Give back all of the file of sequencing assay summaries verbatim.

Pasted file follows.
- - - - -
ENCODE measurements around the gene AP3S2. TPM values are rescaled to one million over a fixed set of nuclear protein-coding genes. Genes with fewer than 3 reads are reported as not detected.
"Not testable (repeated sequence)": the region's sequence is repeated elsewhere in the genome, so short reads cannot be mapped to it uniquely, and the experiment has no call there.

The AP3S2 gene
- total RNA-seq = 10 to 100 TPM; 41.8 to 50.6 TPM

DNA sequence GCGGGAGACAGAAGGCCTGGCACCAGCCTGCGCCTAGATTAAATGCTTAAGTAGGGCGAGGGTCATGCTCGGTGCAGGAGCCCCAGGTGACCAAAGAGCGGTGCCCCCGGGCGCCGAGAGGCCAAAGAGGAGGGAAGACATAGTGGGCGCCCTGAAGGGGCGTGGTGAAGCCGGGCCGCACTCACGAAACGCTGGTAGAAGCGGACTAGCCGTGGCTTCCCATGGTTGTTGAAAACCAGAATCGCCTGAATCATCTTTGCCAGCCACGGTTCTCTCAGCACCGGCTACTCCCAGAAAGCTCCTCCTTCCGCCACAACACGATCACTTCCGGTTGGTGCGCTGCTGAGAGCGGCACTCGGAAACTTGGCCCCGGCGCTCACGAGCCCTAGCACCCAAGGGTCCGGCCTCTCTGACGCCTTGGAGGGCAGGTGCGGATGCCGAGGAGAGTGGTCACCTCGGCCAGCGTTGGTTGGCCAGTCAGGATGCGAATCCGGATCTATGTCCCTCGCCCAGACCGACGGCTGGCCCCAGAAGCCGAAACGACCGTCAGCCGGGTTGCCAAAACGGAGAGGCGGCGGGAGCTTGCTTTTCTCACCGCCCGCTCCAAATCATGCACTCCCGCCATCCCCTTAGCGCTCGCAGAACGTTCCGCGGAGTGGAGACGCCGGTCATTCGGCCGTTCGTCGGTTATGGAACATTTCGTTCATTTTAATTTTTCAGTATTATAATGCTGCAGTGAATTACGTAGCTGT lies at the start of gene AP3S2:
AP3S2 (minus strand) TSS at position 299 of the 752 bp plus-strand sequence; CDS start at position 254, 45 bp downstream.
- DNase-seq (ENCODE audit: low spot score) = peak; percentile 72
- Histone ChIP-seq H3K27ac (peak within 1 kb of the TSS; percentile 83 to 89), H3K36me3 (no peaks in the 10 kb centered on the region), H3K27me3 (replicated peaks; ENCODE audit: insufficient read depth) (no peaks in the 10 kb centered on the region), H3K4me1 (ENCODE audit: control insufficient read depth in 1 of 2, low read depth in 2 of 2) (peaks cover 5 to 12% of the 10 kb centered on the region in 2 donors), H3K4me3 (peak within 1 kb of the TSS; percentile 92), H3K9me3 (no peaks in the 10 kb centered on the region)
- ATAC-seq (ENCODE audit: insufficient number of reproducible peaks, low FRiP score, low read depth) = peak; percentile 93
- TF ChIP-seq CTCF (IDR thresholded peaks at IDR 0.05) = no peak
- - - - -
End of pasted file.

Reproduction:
ENCODE measurements around the gene AP3S2. TPM values are rescaled to one million over a fixed set of nuclear protein-coding genes. Genes with fewer than 3 reads are reported as not detected.
"Not testable (repeated sequence)": the region's sequence is repeated elsewhere in the genome, so short reads cannot be mapped to it uniquely, and the experiment has no call there.

The AP3S2 gene
- total RNA-seq = 10 to 100 TPM; 41.8 to 50.6 TPM

DNA sequence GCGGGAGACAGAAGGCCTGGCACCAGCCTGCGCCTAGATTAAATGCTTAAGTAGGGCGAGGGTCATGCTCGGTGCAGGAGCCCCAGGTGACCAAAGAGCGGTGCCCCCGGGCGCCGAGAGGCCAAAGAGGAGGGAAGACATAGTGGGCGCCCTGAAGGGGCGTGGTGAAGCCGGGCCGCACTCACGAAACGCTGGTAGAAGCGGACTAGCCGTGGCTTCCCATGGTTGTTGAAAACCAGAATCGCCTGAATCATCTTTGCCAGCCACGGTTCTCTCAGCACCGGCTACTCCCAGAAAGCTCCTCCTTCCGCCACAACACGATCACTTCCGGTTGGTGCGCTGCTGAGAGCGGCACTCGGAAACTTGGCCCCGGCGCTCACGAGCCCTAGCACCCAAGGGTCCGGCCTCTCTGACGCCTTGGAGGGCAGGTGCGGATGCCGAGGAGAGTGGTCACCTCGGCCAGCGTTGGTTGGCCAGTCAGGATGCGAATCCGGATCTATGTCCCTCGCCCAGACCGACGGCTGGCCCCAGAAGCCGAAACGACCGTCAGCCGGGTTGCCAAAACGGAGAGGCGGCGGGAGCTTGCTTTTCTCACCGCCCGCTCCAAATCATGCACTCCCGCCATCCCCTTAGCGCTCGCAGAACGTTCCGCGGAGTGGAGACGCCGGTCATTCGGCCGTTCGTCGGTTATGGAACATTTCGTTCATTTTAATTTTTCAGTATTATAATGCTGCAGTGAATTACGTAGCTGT lies at the start of gene AP3S2:
AP3S2 (minus strand) TSS at position 299 of the 752 bp plus-strand sequence; CDS start at position 254, 45 bp downstream.
- DNase-seq (ENCODE audit: low spot score) = peak; percentile 72
- Histone ChIP-seq H3K27ac (peak within 1 kb of the TSS; percentile 83 to 89), H3K36me3 (no peaks in the 10 kb centered on the region), H3K27me3 (replicated peaks; ENCODE audit: insufficient read depth) (no peaks in the 10 kb centered on the region), H3K4me1 (ENCODE audit: control insufficient read depth in 1 of 2, low read depth in 2 of 2) (peaks cover 5 to 12% of the 10 kb centered on the region in 2 donors), H3K4me3 (peak within 1 kb of the TSS; percentile 92), H3K9me3 (no peaks in the 10 kb centered on the region)
- ATAC-seq (ENCODE audit: insufficient number of reproducible peaks, low FRiP score, low read depth) = peak; percentile 93
- TF ChIP-seq CTCF (IDR thresholded peaks at IDR 0.05) = no peak